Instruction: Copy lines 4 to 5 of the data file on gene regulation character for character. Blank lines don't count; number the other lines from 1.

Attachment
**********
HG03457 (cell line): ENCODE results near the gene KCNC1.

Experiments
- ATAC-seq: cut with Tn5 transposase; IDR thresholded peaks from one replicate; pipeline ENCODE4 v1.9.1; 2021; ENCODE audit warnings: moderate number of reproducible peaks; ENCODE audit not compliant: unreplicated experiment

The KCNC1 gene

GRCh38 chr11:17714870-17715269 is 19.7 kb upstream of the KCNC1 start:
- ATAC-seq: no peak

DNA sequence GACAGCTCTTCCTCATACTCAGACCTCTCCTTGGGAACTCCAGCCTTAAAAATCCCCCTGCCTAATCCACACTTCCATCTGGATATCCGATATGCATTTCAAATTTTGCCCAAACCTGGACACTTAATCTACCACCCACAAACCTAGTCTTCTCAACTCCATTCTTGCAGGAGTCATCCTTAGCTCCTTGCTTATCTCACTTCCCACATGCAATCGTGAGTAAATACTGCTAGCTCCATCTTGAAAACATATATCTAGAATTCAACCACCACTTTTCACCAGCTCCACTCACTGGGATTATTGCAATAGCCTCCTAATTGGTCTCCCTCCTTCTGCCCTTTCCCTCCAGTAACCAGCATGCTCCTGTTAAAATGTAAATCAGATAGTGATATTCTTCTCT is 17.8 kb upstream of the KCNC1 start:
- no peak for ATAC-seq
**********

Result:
The KCNC1 gene

GRCh38 chr11:17714870-17715269 is 19.7 kb upstream of the KCNC1 start: